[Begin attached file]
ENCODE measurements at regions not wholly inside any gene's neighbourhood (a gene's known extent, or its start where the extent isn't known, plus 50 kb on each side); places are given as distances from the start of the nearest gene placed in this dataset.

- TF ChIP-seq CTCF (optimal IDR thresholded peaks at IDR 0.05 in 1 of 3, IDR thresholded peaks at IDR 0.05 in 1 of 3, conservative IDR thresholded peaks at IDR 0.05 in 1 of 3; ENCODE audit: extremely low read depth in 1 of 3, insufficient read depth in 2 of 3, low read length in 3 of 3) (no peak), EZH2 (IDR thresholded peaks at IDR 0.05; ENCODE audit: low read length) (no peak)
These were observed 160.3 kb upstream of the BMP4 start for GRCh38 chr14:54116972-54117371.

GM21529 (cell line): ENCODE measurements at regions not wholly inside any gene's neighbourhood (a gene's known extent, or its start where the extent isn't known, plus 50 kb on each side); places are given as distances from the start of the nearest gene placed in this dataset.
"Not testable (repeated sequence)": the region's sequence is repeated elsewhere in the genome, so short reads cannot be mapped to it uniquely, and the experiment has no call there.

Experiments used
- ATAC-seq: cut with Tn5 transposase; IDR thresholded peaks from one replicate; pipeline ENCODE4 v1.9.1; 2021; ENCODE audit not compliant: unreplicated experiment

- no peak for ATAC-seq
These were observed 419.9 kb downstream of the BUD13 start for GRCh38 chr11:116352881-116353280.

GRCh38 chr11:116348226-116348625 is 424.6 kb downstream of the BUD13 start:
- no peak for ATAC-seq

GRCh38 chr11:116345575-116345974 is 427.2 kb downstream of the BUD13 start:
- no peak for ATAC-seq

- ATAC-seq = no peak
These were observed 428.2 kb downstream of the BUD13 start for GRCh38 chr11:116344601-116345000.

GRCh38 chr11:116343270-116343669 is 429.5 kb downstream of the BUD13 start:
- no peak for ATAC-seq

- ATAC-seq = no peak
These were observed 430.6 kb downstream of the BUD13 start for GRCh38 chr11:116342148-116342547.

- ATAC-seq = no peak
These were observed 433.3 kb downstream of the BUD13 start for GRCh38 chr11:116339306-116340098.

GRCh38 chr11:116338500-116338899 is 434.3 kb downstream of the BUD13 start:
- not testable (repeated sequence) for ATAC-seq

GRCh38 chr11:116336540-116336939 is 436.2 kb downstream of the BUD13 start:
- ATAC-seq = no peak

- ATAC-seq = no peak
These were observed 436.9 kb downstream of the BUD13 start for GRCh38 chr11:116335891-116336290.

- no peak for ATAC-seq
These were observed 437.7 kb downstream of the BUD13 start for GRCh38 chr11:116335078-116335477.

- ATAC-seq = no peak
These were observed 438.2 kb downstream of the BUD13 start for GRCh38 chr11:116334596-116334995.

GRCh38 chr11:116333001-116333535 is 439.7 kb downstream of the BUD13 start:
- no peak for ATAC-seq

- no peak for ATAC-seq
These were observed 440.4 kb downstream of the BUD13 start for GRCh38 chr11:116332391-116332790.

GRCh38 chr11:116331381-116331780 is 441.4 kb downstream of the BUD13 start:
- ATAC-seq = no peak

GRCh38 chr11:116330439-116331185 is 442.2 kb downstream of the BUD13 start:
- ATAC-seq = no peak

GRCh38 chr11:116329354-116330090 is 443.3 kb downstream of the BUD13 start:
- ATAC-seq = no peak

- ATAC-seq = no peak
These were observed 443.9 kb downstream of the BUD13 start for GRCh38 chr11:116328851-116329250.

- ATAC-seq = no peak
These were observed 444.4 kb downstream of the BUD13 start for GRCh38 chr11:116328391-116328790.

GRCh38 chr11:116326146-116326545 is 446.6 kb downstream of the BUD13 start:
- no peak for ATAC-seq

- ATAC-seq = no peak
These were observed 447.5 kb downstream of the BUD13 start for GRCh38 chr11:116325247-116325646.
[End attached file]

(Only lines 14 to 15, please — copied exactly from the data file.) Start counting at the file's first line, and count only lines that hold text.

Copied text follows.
- ATAC-seq = no peak
These were observed 428.2 kb downstream of the BUD13 start for GRCh38 chr11:116344601-116345000.